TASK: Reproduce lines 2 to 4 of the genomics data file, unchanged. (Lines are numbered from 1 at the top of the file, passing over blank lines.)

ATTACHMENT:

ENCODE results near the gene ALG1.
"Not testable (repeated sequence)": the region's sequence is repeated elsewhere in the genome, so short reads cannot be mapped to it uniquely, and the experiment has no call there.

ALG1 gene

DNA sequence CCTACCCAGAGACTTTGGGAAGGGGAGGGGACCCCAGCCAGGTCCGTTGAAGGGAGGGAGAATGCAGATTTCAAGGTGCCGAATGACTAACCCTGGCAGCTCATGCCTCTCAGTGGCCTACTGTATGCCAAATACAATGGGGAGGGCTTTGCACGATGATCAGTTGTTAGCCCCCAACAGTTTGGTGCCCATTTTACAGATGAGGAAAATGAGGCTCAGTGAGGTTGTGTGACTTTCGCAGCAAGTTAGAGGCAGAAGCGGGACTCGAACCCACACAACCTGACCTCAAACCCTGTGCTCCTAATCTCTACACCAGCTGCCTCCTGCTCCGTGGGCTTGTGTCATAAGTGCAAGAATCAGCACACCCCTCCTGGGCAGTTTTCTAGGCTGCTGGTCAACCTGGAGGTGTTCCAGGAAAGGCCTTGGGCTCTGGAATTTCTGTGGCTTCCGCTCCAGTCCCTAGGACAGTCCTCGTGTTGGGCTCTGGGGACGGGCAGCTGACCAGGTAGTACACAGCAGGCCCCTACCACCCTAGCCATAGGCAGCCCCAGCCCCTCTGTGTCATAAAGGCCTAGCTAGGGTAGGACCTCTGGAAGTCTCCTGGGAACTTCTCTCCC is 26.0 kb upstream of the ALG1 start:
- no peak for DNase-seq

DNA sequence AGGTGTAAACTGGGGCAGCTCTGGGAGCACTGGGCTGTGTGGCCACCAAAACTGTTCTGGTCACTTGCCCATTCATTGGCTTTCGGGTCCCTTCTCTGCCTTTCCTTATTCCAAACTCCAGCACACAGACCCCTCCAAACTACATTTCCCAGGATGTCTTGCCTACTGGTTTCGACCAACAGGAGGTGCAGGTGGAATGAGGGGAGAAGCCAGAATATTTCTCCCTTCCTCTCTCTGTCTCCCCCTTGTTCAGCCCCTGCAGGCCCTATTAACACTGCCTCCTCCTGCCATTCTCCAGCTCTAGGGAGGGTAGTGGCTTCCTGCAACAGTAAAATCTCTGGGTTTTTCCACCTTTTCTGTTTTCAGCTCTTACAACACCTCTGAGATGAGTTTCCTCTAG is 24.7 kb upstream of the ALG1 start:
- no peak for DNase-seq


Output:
"Not testable (repeated sequence)": the region's sequence is repeated elsewhere in the genome, so short reads cannot be mapped to it uniquely, and the experiment has no call there.

ALG1 gene

DNA sequence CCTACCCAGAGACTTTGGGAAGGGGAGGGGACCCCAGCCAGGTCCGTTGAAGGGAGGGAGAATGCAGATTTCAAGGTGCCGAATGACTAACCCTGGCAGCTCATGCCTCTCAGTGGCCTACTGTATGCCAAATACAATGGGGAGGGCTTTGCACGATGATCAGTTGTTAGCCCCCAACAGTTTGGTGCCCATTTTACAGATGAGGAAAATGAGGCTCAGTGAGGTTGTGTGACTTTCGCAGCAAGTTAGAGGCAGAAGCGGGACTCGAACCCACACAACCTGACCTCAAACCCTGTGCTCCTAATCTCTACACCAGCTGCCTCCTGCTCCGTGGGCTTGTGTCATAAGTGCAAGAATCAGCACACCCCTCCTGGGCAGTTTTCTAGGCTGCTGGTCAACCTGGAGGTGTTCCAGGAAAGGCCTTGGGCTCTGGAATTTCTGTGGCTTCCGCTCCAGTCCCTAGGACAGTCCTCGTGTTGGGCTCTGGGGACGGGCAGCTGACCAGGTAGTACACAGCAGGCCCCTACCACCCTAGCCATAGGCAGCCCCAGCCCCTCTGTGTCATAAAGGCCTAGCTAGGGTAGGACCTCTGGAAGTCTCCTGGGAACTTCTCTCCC is 26.0 kb upstream of the ALG1 start: